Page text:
LOUISVILLE, Ky. — The final 2021 fundraising numbers for Louisville’s mayoral hopefuls are in and one candidate’s total dwarfs the rest. Business owner Craig Greenberg raised more than $300,000 in the final quarter of 2021, bringing his total raised to more than $1.1 million, according to the Kentucky Registry for Election Finance.
That’s more than every other candidate in the race combined.
“Greenberg is clearly positioning himself to win the upcoming primaries,” said UofL political science professor Dewey Clayton.
Jefferson County Circuit Court Clerk David Nicholson has raised a total of $420,000, while Jeffersontown Mayor Bill Dieruf, the only prominent Republican in the race, has raised $297,000. Shameka Parrish-Wright, a local activist, has raised nearly $38,000 and Pastor Timothy Findley, Jr., has brought in just over $36,000. Philip Molestina, the only other Republican in the race, has raised $11,250.
“I continue to be humbled by the outpouring of support for our campaign,” Greenberg, who reported having more than $800,000 in the bank, said in a statement. "Every day, more and more people are joining our campaign to build a safer, stronger and healthier Louisville."
Nicholson raised $209,000 in the final quarter of 2021, a total that his campaign attributed to an “ever-growing army of small donors.”
Asked about Greenberg’s fundraising advantage, Nicholson cited donations to Greenberg’s campaign from the Walton family, which owns Walmart. “The only advantage Greenberg seems to have is allowing the ultra-rich from both here and far-flung places to have oversight and influence in some of our most storied institutions,” Nicholson said.
Greenberg has received five maximum donations, totaling $10,000, from Bentonville, Arkansas-based members of the Walton family. The Louisville-based hotel chain 21C opened a hotel in Bentonville while Greenberg was an executive at the company.
Parrish-Wright, who was the first person to enter the race to succeed Mayor Greg Fischer, said fundraising differences can be explained by the differences in each candidate's network.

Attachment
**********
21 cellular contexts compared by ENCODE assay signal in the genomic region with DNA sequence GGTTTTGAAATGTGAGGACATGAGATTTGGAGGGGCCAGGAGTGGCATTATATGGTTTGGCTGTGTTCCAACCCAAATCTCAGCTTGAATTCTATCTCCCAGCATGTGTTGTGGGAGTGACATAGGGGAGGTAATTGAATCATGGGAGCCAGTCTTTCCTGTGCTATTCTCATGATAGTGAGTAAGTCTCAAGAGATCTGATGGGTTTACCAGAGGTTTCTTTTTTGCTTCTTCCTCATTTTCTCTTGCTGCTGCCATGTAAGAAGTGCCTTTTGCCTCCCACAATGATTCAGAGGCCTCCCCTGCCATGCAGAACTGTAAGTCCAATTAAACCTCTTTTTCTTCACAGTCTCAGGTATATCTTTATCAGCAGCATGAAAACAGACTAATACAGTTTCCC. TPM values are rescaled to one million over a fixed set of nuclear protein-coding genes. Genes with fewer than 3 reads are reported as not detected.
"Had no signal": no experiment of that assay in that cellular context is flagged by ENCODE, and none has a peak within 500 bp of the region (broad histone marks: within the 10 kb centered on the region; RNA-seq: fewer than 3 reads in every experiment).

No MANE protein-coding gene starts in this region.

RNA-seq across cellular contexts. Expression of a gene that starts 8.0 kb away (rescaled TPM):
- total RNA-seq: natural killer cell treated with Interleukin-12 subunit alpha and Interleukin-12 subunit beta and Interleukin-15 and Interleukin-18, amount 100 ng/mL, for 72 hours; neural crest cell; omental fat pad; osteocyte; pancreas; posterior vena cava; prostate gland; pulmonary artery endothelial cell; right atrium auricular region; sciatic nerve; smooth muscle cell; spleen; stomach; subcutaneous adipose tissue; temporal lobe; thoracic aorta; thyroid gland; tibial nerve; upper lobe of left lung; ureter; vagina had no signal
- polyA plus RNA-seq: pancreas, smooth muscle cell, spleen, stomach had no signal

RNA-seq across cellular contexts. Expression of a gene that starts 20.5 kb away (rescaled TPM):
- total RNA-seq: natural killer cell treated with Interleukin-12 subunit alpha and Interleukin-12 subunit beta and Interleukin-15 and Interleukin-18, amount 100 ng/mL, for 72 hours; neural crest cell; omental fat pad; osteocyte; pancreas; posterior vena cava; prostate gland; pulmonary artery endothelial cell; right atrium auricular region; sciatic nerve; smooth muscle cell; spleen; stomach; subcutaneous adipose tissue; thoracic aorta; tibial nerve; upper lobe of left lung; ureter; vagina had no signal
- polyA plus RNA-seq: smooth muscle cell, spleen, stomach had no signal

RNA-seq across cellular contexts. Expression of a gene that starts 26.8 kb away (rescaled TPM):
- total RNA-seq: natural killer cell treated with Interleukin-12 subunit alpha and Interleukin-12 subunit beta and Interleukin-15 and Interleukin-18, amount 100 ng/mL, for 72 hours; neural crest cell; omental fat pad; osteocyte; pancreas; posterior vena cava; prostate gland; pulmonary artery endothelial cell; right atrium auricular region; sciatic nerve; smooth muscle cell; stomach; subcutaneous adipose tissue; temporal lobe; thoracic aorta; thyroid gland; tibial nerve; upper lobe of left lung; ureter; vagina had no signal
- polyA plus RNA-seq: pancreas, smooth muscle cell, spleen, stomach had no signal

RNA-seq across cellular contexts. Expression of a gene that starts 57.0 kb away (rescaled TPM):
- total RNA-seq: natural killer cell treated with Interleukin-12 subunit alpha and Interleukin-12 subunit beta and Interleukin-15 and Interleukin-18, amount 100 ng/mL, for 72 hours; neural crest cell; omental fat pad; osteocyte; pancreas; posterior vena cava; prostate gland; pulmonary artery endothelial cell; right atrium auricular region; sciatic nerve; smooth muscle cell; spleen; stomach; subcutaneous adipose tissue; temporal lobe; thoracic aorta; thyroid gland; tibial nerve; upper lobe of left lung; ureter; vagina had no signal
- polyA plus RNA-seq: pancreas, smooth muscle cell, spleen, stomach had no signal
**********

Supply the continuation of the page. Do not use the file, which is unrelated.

“The people who understand the promise of our campaign most personally, and who are most in need of representation, often don't have much to give,” she said.
Parrish-Wright added that her apparent fundraising deficit is in fact her “biggest advantage.”
“Those large donations aren't made out of the goodness of the donor's hearts — they're a cash down-payment for special access,” she said. “Those donors know they can expect a return on that investment, special favors and the ear of policymakers.”
Findley said the “wealth gap” is why some candidates raised more money than others and insisted that in the end, that won’t matter. “Money raised isn’t going to decide this election,” he said. “People are going to decide the election and the residents of Louisville want a new leader with passion and a plan to move Louisville forward.”
Despite their optimism, Parrish-Wright and Findley have a difficult road ahead, Clayton said. “It’s going to be a hard sell for them,” he said, noting the cost of hiring staff, running ads, and increasing name ID in a mayoral race. “They’re going to have to run a serious grassroots campaign. They’re going to have to get out and energize and mobilize by knocking on doors and having troops that are committed to working for them.”
Both candidates said they have a plan to do that, but Clayton said fundraising totals can influence voters even before a dollar is spent. People judge candidate viability based on how much money they raise, meaning more money often leads to more support. “People want to back a winner,” Clayton said.
Among the two Republican candidates, one has put up a six-figure fundraising total and the other is admittedly struggling to bring in donations. Dieruf, the Jeffersontown mayor, raised nearly $74,000 in the fourth quarter of 2021, a total his campaign manager, Carol Timmons, acknowledged was less than ideal.
"Fundraising efforts were affected in the recent quarter by Mayor Dieruf being sidelined for a few weeks when he had COVID-19,” Timmons said. She also said Dieruf was busy helping cities affected by December's devastating tornadoes in Western Kentucky.
Molestina, a political newcomer, raised only $1,806 in the final quarter of 2021. He said “being unknown as a Republican candidate” has hampered his efforts. “I was also surprised that many people that I know were hesitant in contributing to a Republican candidate,” he said.
But the pastor at He Visto la Luz Christian Church said he is undeterred. He said he's eager to represent the immigrant population of Louisville and wants to prove a candidate doesn't "need millions of dollars to become mayor of Louisville.”
That makes Molestina an outlier. People who can’t raise huge sums of money often skip running entirely, Clayton said. “It causes a lot of good people with good ideas to be reluctant to throw their hat in the ring and I think that’s a shame,” he said. “Money is ruining our politics.”
The first votes in the mayoral election will be cast in the May 17 primary.